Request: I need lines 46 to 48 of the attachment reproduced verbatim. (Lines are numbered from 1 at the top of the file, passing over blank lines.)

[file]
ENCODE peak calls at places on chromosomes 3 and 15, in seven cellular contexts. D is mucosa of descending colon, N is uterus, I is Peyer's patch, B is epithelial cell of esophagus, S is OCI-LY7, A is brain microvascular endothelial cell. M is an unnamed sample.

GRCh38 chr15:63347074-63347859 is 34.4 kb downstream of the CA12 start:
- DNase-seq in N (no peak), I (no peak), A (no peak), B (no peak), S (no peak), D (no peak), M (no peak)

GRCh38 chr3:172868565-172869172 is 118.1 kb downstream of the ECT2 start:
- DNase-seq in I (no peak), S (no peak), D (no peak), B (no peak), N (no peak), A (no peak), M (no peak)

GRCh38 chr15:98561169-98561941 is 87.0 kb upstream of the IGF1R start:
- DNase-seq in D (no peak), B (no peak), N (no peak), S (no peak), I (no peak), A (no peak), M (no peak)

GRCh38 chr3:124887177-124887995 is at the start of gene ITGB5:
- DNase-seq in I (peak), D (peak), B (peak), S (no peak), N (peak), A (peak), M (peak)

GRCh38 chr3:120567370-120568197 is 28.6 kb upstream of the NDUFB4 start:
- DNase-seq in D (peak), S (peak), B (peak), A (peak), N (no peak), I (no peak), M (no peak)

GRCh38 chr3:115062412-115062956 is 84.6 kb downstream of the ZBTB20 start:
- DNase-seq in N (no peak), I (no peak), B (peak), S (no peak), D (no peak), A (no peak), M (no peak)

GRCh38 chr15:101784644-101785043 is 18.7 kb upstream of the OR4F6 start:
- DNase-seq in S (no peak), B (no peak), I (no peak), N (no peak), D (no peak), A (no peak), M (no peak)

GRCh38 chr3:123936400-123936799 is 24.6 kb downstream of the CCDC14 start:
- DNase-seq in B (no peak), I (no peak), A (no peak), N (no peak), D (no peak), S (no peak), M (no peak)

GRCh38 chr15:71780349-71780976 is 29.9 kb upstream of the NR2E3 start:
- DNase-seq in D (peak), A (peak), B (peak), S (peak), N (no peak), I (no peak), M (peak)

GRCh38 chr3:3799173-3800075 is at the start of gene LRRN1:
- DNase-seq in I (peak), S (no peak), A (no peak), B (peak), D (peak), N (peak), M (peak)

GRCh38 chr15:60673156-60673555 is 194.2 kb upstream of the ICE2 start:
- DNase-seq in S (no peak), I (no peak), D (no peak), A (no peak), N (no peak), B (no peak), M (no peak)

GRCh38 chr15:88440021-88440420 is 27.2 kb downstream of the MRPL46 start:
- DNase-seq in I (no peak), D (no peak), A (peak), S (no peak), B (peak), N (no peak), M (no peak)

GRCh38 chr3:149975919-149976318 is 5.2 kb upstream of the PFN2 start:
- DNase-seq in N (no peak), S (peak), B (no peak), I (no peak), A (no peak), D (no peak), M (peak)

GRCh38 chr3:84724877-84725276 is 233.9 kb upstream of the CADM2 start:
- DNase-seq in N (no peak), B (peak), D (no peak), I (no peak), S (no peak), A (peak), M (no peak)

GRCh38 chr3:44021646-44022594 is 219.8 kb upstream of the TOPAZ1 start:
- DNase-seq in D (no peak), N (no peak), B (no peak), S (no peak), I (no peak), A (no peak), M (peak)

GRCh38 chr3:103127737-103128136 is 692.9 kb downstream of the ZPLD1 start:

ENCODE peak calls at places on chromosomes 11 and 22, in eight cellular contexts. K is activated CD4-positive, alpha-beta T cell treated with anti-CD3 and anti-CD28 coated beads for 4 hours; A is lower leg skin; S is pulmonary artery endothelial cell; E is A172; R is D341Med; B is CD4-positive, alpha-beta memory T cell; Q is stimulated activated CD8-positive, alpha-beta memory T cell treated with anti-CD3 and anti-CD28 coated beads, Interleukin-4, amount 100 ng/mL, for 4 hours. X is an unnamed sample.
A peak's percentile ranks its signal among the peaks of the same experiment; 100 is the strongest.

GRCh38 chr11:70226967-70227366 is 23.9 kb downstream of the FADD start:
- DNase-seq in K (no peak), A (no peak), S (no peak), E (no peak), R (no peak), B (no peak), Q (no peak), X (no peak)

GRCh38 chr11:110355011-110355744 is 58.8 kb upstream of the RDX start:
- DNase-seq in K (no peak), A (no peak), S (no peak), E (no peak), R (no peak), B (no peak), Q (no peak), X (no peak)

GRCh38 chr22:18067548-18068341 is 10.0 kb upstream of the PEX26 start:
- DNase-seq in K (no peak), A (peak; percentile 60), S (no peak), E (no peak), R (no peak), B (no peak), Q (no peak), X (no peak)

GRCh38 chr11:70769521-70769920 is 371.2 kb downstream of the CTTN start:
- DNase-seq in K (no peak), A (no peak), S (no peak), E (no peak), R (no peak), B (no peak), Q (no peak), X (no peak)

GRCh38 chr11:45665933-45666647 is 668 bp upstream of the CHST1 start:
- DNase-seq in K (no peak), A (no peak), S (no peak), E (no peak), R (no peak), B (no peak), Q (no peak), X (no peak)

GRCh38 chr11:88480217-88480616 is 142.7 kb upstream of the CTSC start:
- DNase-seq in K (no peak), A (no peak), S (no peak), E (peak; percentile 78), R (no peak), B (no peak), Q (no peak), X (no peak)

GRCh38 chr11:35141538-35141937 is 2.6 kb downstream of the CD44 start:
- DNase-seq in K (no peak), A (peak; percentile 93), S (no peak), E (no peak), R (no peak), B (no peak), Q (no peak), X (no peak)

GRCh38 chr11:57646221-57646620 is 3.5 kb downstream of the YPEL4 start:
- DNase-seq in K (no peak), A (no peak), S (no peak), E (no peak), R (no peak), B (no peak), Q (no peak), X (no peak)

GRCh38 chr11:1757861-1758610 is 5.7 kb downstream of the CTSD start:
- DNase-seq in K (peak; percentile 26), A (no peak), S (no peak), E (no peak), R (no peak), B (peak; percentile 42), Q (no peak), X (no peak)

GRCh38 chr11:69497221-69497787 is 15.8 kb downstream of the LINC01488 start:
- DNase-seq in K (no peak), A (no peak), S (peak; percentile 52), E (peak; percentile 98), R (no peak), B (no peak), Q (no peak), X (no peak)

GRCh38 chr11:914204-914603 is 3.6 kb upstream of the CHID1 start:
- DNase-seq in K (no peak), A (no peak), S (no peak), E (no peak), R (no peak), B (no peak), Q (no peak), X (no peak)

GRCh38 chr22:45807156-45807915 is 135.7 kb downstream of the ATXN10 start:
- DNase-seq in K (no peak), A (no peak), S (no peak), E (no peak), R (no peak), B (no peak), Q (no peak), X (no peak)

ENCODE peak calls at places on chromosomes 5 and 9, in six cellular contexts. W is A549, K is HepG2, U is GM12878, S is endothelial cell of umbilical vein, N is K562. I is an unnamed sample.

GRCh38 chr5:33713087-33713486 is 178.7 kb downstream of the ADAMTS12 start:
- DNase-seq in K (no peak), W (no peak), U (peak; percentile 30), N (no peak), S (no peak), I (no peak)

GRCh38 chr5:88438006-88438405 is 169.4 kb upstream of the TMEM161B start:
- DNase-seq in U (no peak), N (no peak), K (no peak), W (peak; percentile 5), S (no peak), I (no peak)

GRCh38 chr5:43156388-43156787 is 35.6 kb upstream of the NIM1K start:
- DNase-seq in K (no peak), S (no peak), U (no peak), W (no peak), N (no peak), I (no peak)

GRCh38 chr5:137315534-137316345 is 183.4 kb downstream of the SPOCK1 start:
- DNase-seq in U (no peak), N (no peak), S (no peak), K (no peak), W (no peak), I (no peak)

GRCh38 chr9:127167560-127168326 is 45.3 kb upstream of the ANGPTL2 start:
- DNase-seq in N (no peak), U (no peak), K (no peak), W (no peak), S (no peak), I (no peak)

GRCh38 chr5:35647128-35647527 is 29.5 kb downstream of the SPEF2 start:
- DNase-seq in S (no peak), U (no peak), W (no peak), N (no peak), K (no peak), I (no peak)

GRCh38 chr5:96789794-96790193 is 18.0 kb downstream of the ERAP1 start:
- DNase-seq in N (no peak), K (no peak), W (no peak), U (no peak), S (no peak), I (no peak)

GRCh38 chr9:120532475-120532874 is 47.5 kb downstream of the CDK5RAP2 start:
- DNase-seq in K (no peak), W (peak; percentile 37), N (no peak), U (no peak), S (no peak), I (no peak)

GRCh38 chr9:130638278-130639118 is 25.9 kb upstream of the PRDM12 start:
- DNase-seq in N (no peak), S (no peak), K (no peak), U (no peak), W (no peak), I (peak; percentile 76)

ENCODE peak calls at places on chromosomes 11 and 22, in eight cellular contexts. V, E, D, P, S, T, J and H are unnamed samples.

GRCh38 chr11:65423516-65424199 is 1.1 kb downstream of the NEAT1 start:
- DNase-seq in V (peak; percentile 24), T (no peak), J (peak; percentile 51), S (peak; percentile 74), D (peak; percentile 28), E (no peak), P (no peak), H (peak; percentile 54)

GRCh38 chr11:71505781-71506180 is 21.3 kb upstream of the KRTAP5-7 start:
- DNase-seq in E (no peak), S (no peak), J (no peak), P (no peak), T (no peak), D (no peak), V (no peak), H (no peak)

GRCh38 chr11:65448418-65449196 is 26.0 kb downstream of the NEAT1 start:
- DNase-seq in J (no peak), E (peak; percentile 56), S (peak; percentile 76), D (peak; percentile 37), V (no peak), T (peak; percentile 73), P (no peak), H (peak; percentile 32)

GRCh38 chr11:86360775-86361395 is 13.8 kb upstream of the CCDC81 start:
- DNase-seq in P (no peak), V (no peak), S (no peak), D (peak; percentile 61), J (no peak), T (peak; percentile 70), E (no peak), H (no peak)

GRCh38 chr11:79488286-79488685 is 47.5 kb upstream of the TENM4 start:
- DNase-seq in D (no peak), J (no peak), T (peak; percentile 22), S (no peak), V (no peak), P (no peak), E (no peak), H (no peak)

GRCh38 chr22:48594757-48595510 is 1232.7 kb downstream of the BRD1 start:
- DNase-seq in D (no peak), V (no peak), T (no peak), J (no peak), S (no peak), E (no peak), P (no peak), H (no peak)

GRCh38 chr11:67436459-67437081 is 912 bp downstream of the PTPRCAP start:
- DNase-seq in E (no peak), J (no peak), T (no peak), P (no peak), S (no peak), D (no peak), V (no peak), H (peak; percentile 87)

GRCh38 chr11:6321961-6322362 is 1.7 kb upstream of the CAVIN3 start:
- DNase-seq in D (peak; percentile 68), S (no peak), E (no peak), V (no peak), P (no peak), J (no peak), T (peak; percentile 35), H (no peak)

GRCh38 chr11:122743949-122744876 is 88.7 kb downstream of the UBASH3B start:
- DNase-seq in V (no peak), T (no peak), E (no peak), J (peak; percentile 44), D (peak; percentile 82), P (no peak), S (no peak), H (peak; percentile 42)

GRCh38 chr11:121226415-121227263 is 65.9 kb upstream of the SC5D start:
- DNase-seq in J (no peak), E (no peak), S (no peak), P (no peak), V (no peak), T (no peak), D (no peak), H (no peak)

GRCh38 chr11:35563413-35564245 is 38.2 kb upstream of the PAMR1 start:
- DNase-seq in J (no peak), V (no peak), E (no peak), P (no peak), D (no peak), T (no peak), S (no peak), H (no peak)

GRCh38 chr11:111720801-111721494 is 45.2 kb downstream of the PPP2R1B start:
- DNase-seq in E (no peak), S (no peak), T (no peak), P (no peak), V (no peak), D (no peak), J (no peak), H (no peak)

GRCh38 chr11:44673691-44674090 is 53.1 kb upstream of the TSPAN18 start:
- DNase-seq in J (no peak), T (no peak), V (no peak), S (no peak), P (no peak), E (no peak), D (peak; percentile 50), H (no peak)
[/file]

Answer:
- DNase-seq in K (no peak), A (no peak), S (no peak), E (peak; percentile 78), R (no peak), B (no peak), Q (no peak), X (no peak)

GRCh38 chr11:35141538-35141937 is 2.6 kb downstream of the CD44 start:
- DNase-seq in K (no peak), A (peak; percentile 93), S (no peak), E (no peak), R (no peak), B (no peak), Q (no peak), X (no peak)